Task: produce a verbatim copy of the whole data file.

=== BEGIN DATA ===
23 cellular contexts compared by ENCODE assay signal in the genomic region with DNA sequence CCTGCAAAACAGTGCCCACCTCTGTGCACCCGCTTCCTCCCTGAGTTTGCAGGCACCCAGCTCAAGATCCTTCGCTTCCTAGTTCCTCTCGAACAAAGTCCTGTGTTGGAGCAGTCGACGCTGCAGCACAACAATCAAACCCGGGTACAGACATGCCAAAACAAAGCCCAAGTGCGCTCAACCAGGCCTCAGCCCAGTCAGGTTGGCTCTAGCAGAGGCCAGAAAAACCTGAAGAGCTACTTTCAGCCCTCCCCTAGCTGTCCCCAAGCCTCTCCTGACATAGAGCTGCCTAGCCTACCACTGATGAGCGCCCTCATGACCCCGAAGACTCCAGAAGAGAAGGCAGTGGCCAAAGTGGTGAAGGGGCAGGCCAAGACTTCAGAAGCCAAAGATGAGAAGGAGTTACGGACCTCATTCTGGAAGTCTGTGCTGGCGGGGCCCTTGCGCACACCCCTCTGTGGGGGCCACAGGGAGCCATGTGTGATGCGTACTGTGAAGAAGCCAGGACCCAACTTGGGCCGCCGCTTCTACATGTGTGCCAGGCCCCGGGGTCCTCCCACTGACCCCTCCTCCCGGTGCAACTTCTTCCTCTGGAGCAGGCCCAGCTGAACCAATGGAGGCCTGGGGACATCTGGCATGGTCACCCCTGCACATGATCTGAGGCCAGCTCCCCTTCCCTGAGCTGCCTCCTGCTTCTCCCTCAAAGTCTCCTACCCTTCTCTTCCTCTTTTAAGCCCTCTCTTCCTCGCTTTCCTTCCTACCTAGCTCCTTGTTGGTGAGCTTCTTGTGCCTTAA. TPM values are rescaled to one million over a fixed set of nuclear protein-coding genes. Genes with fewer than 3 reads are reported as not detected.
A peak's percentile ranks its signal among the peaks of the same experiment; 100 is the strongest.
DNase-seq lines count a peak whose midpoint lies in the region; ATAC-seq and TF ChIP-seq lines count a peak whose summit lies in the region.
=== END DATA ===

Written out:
23 cellular contexts compared by ENCODE assay signal in the genomic region with DNA sequence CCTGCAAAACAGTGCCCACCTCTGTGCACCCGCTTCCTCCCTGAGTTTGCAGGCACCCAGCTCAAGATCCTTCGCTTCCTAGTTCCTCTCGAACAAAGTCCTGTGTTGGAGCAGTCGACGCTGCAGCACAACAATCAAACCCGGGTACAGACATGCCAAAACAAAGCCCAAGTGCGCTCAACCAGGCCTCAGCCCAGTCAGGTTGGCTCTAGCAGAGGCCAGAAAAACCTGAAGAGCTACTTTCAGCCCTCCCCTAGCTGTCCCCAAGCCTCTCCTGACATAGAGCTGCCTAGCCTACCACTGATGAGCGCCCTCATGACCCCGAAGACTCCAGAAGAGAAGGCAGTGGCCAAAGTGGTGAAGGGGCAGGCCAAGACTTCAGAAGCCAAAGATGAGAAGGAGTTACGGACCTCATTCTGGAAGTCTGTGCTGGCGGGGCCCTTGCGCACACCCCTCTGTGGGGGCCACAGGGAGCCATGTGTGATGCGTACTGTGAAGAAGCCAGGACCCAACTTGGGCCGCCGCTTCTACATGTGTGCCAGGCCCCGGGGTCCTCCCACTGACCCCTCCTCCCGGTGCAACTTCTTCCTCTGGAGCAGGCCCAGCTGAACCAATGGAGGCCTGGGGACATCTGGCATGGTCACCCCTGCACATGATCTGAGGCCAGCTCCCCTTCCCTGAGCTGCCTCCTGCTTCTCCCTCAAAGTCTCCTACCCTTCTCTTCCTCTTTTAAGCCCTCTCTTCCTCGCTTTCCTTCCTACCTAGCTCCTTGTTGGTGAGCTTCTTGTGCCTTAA. TPM values are rescaled to one million over a fixed set of nuclear protein-coding genes. Genes with fewer than 3 reads are reported as not detected.
A peak's percentile ranks its signal among the peaks of the same experiment; 100 is the strongest.
DNase-seq lines count a peak whose midpoint lies in the region; ATAC-seq and TF ChIP-seq lines count a peak whose summit lies in the region.